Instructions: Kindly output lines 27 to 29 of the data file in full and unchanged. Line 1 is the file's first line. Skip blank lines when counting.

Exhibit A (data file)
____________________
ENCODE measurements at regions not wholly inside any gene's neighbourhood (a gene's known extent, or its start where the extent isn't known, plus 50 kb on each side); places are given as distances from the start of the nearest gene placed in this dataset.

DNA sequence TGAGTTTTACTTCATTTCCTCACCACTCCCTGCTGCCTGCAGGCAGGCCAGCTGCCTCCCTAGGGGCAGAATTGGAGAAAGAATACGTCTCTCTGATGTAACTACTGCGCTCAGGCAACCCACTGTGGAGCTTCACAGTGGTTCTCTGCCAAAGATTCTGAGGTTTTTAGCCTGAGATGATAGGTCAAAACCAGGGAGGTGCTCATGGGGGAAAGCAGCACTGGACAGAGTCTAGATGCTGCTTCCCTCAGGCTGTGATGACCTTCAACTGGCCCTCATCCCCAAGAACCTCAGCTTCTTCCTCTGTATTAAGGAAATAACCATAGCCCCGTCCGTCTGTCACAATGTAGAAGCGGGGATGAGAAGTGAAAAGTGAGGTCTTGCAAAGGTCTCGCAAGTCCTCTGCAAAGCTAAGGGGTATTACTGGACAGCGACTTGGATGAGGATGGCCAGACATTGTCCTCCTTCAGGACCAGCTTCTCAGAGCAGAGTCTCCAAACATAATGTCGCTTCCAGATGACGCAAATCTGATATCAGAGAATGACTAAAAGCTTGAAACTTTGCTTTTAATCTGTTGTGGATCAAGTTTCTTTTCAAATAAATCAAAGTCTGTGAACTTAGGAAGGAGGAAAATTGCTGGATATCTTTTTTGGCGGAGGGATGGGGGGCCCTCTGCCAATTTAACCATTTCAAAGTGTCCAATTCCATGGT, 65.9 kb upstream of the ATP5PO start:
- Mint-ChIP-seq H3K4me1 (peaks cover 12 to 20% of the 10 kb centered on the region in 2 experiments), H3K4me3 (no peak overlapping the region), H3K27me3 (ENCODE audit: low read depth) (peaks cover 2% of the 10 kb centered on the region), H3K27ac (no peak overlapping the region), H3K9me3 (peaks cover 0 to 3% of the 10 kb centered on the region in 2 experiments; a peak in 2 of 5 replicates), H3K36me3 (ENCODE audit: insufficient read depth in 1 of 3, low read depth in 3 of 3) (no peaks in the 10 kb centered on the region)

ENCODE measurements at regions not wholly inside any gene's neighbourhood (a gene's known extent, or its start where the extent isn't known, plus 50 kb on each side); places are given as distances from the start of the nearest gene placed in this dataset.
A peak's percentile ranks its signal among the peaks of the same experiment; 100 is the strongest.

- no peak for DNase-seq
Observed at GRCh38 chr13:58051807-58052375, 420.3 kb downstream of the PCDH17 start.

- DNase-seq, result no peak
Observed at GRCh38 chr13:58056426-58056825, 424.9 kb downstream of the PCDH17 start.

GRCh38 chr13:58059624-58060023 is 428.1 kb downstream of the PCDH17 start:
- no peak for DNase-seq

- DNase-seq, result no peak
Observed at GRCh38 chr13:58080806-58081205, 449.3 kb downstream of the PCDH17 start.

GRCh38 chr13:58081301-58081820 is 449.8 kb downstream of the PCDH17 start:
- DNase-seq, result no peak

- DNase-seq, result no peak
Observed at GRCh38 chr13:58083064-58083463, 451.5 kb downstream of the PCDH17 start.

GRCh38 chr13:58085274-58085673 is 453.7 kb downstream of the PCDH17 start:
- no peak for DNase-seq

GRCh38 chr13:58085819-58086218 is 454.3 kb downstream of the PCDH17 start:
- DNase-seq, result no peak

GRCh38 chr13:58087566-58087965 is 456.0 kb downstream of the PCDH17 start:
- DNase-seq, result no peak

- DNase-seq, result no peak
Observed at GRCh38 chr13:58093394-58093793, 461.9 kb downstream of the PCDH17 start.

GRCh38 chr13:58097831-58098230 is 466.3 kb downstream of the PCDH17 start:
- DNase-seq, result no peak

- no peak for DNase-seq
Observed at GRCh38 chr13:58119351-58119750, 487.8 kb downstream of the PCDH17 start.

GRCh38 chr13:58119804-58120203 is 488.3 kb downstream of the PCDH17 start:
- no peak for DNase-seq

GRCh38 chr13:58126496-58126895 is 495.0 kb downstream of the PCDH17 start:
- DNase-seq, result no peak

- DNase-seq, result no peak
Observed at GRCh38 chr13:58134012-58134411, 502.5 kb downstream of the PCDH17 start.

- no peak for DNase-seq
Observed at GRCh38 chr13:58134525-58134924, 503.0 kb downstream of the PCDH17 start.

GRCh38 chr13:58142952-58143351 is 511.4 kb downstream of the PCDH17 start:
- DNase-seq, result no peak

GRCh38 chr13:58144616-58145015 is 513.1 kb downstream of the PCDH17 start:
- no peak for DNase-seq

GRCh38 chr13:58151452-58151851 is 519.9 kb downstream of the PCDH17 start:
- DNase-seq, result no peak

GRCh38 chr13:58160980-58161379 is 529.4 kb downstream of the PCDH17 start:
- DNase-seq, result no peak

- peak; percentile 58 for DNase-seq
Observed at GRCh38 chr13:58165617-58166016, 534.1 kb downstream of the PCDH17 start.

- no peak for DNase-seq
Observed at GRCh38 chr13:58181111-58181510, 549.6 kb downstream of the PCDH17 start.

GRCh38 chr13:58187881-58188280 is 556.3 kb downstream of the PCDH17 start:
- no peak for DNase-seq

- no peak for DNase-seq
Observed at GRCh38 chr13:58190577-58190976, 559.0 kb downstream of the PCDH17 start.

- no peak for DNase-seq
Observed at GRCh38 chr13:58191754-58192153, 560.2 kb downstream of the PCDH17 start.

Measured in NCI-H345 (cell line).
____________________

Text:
- DNase-seq, result no peak

- no peak for DNase-seq
Observed at GRCh38 chr13:58119351-58119750, 487.8 kb downstream of the PCDH17 start.